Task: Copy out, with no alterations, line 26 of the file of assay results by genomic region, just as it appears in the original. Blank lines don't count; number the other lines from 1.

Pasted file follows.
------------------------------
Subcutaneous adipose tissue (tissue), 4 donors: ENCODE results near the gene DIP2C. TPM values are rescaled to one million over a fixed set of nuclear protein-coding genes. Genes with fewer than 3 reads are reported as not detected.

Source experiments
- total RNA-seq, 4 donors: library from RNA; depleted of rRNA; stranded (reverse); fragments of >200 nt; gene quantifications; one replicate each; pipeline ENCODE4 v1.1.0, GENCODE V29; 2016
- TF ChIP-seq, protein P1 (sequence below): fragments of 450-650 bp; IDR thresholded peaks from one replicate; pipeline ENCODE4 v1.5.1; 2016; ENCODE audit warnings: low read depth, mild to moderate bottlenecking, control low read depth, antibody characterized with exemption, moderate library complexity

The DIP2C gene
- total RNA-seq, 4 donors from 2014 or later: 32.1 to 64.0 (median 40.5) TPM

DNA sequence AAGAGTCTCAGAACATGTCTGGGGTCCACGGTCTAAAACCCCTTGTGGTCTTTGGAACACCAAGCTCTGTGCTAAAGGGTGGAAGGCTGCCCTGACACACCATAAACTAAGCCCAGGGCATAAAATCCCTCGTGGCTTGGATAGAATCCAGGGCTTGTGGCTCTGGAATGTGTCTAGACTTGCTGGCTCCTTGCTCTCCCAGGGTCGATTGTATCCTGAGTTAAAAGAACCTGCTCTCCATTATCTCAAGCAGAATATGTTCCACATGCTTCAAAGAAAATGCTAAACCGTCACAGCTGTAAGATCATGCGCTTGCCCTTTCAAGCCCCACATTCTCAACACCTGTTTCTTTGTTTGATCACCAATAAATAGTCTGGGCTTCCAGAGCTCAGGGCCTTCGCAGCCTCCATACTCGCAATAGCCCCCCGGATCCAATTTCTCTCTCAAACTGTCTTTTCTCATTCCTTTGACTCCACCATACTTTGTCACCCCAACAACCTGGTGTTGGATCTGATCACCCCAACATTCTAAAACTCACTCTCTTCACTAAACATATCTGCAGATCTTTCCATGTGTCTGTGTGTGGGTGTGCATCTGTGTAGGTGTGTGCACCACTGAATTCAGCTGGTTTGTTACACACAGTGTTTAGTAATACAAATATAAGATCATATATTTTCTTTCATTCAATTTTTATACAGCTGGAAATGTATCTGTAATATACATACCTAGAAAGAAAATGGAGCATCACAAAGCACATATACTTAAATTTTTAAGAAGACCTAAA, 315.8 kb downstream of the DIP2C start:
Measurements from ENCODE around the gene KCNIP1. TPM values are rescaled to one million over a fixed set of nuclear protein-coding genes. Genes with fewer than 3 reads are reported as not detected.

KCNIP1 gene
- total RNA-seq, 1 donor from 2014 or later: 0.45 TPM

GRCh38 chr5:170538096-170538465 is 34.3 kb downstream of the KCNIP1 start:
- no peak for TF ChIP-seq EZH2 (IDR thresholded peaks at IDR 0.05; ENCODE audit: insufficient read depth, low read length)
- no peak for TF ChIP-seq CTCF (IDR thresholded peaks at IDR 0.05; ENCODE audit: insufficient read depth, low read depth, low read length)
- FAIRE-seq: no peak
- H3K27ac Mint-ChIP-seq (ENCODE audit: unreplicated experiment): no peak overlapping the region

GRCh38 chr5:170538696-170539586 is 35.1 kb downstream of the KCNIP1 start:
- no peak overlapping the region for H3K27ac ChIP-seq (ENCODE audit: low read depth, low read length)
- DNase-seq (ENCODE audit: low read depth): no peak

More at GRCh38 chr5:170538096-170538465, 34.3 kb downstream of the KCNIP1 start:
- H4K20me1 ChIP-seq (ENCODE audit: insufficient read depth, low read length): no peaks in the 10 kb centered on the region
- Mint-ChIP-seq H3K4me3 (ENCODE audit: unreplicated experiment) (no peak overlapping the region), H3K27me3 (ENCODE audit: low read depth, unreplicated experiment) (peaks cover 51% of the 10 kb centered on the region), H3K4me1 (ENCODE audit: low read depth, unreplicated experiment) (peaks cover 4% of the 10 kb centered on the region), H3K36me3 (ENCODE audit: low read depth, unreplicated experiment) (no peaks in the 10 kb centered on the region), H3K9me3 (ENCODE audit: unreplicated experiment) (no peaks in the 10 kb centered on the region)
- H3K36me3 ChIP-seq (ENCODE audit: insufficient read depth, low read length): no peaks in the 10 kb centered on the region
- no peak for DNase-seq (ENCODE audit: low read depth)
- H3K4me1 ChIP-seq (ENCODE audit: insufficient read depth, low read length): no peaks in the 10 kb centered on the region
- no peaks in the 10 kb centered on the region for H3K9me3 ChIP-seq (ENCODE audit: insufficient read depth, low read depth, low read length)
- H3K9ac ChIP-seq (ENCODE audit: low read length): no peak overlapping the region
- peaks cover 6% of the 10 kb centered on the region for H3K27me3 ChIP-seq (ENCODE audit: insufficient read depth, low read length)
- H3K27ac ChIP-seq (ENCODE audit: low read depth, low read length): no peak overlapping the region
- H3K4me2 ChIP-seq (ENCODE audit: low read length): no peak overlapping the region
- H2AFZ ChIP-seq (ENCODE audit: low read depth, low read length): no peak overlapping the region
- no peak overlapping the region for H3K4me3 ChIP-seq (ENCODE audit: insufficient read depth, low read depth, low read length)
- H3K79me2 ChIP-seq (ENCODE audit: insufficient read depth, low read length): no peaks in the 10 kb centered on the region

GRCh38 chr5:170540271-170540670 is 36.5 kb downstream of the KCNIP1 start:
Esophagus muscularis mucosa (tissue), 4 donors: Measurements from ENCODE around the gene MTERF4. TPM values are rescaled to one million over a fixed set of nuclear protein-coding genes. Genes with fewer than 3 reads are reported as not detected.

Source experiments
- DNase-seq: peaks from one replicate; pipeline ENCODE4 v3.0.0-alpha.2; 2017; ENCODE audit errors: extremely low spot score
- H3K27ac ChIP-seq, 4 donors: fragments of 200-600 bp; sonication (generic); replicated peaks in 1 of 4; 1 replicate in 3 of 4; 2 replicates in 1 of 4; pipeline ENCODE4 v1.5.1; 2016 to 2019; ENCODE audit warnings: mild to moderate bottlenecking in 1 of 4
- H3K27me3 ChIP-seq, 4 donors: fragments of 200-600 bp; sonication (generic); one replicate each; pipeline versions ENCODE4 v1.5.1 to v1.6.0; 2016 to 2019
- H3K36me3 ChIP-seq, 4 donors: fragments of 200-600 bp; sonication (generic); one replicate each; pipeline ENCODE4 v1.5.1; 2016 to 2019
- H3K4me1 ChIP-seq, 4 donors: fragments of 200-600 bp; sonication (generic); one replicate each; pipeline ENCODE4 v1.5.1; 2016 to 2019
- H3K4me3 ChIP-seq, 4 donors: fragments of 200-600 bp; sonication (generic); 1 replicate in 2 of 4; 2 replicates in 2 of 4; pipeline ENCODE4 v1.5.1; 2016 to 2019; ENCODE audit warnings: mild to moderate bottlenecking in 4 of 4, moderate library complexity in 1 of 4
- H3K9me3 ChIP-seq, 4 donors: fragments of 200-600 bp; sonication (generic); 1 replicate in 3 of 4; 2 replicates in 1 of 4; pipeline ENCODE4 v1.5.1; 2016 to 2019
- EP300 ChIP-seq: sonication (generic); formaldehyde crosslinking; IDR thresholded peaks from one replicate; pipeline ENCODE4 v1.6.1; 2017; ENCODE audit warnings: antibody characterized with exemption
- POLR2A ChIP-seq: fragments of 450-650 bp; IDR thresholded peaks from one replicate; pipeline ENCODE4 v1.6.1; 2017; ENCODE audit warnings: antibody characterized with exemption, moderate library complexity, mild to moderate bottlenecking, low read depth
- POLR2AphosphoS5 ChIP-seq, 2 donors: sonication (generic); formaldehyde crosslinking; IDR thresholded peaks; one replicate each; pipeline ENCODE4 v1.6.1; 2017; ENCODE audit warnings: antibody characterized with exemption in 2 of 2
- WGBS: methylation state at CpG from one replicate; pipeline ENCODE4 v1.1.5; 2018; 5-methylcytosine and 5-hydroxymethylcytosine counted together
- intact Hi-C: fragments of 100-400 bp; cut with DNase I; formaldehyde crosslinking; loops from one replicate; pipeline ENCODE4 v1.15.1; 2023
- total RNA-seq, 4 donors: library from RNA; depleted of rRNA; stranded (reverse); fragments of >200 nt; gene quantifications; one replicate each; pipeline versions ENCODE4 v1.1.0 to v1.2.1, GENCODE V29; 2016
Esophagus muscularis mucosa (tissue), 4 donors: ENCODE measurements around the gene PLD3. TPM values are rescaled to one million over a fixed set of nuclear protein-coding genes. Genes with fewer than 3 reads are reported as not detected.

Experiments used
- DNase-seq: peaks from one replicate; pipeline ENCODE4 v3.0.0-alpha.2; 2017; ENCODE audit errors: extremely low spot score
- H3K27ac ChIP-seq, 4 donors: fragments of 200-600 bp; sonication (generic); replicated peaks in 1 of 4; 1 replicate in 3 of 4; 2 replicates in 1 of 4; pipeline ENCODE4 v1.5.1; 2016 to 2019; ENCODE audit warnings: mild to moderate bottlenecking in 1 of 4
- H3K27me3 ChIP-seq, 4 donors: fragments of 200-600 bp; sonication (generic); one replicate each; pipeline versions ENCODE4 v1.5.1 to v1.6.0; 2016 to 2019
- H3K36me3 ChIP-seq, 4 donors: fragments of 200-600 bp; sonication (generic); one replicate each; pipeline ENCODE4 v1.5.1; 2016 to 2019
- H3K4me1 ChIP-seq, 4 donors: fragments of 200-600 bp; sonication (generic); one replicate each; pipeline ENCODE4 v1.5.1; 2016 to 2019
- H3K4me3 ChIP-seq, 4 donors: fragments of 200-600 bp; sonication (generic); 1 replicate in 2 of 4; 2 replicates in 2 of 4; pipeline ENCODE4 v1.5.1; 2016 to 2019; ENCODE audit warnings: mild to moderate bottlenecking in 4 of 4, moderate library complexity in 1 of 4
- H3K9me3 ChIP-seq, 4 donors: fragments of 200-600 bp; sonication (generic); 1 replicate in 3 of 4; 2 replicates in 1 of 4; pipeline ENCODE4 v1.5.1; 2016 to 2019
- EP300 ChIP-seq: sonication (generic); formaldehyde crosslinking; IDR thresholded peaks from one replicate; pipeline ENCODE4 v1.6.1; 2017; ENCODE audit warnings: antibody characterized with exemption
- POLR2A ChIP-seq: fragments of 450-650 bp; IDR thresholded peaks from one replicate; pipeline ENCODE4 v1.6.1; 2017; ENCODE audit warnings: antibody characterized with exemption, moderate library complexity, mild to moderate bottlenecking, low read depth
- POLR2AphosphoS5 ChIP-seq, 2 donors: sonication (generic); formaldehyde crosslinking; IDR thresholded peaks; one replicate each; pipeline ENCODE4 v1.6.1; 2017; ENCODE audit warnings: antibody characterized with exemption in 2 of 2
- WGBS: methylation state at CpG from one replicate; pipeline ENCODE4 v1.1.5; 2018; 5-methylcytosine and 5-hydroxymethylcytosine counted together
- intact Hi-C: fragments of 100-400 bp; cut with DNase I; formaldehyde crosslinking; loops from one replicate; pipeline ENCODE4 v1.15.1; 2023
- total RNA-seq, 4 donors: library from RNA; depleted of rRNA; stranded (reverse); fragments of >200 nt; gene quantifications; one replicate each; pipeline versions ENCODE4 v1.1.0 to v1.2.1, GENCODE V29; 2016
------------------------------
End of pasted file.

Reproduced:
- H3K9ac ChIP-seq (ENCODE audit: low read length): no peak overlapping the region